Conical Bullets And
The Ruger Old Army

One Of The Best BP Sixguns Ever!
93
; .

The Ruger Old Army is considered one of the best black
powder revolvers ever built. The original came in with a
7 ½" barrel. The 5 ½” barrel and fixed sights (shown here)
were offered later.

Fifty-plus years ago, when Bill Ruger decided his company would offer a percussion revolver, he insisted it would be the best ever manufactured. It would have a top strap as did the Remington and it would be as strong as the Super Blackhawk. The result was the Old Army with adjustable sights, a 7 ½” barrel and offered in both blue and stainless steel finishes.

My friend and I purchased the first pair of stainless steel Old Armies to arrive in Idaho. The stainless steel finish was definitely welcomed as it made cleanup so easy. Ruger used the same coil-spring-operated action in the Old Army as found in their single-action sixguns. They also made the loading lever stronger and easier to remove/replace, and provided easily adjustable sights. The gun is rugged, simple and extremely accurate.

;
.

Sealing the chambers with lube (below) prevents “chain fire” —
all the cylinders going off at once — and makes fouling much easier to clean.

The .44 Conical bullets (L-R): Eras Gone Dragoon,
Johnston & Dow, Kerr, Lee Precision Old Army.

Sizing

The Ruger Old Army takes a larger diameter bullet than the standard 0.451″ or 0.454″ size of Colt or Remington percussion revolvers, be they original or replica. The Ruger requires a 0.457″ round ball or conical bullet. The conical bullets give excellent accuracy in my 7 ½” Old Army. Using a 225-grain conical over 35 grains by volume of Pyrodex P results in a muzzle velocity of 870 fps with six shots in 1″ at 25 yards. Energy-wise this makes the Old Army the equivalent of .45 ACP Hardball. Using 40 grains or H777 FFFg results in muzzle velocities well over 1,000 fps with a 0.457″ round ball with excellent accuracy. Now we have surpassed .45 ACP Hardball and are in the +P range using a percussion sixgun with black powder!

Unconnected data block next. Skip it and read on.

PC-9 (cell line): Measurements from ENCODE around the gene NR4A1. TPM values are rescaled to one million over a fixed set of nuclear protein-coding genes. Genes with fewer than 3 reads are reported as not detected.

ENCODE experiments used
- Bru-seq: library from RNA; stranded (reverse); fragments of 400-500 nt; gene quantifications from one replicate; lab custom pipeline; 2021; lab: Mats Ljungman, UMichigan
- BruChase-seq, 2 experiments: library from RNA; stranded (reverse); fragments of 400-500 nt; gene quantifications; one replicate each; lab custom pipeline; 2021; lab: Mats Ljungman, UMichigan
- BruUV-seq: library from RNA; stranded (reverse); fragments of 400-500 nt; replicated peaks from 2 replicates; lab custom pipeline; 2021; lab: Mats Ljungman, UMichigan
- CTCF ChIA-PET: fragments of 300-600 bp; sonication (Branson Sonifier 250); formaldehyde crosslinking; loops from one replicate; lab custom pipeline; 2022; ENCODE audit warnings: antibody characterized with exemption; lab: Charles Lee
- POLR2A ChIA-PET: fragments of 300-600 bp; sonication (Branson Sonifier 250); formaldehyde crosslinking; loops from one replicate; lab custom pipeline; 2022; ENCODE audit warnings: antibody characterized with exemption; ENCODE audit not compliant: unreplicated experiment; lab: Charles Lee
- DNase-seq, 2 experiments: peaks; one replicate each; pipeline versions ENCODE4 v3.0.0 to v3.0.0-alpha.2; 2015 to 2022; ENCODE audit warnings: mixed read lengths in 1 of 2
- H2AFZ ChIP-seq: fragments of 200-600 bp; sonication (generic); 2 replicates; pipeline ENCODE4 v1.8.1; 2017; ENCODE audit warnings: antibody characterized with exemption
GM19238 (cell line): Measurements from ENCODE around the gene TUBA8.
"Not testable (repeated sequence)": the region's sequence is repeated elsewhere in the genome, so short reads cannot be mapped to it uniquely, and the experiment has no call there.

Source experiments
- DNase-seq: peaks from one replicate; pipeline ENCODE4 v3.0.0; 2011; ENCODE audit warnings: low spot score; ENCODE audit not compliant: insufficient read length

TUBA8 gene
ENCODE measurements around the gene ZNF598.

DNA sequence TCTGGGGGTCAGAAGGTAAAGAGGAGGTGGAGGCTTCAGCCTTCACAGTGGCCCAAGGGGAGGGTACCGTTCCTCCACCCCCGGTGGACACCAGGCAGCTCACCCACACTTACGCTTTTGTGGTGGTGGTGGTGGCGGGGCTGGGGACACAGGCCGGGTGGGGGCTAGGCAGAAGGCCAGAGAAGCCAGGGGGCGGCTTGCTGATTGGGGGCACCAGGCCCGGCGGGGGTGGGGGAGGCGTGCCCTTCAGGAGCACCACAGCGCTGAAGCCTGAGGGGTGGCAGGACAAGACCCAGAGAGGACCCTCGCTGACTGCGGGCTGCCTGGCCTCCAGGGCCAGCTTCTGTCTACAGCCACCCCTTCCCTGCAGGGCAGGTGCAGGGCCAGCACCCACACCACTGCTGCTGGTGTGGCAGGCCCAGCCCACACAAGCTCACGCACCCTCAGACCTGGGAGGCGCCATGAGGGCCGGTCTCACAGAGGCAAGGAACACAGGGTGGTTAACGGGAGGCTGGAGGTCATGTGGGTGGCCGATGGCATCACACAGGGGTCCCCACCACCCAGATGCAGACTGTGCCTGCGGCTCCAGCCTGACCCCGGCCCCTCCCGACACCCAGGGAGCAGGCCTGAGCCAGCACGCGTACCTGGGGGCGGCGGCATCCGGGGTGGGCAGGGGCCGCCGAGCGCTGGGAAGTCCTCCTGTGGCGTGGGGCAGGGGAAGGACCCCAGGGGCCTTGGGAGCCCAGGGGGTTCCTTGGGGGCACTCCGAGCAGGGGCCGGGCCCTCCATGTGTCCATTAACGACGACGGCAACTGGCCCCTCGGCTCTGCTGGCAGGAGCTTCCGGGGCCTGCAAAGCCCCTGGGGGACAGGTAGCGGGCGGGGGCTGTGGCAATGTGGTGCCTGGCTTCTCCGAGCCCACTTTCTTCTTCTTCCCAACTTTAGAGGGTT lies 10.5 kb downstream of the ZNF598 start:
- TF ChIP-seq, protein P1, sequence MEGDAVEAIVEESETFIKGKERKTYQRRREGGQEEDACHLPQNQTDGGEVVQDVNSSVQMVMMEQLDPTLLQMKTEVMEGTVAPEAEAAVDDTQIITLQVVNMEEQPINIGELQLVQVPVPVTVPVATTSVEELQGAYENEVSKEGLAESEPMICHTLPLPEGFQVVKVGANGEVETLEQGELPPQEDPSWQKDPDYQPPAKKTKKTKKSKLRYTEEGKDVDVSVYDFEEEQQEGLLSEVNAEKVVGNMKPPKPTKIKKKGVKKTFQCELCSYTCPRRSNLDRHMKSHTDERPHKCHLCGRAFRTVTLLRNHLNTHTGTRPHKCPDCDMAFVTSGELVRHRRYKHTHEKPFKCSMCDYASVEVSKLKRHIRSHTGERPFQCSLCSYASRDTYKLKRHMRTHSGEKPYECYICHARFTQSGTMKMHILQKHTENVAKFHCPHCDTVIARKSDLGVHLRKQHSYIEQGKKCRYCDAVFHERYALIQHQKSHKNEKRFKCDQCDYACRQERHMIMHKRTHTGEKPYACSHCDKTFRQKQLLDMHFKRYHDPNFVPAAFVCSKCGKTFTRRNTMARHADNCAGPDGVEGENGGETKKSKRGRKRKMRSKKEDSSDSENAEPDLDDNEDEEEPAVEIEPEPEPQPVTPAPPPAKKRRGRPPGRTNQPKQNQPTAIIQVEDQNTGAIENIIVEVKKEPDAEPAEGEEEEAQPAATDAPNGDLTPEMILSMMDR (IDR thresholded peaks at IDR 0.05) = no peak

At this stage of my life, I have pretty much settled on H777 as my powder of choice in the Old Army and most of my other percussion sixguns. However, I have backed off on the power level and now my standard load is 30.0 grains when using the Johnston & Dow and Kerr from molds supplied by Eras Gone or the commercial-cast Kaido lubricated bullet. The Ruger Old Army has a generous loading port from the factory. This allows easy loading of conical bullets without removing the cylinder from the sixgun.

One of the problems with both original and replica percussion pistols, especially the Walker and some of the Dragoons, was the propensity for the loading lever to unlatch and fall down when fired. My first Remington replica did this quite often. With the Old Army, the loading lever is positively locked into place and will not drop down upon firing.

The loading lever, rammer and cylinder base pin are an interrelated assembly that can be removed from the sixgun with a simple turn of the large screw in the front of the frame. This is easily accomplished by using a coin as a screwdriver. This loading lever exerts the best leverage in seating the ball over the powder of any percussion revolver ever produced. However, as my hands have become more tender, I find the use of the SliX Hand from SliXprings to be invaluable. It fits over the loading lever and gives a little more leverage with less pain to my old hands.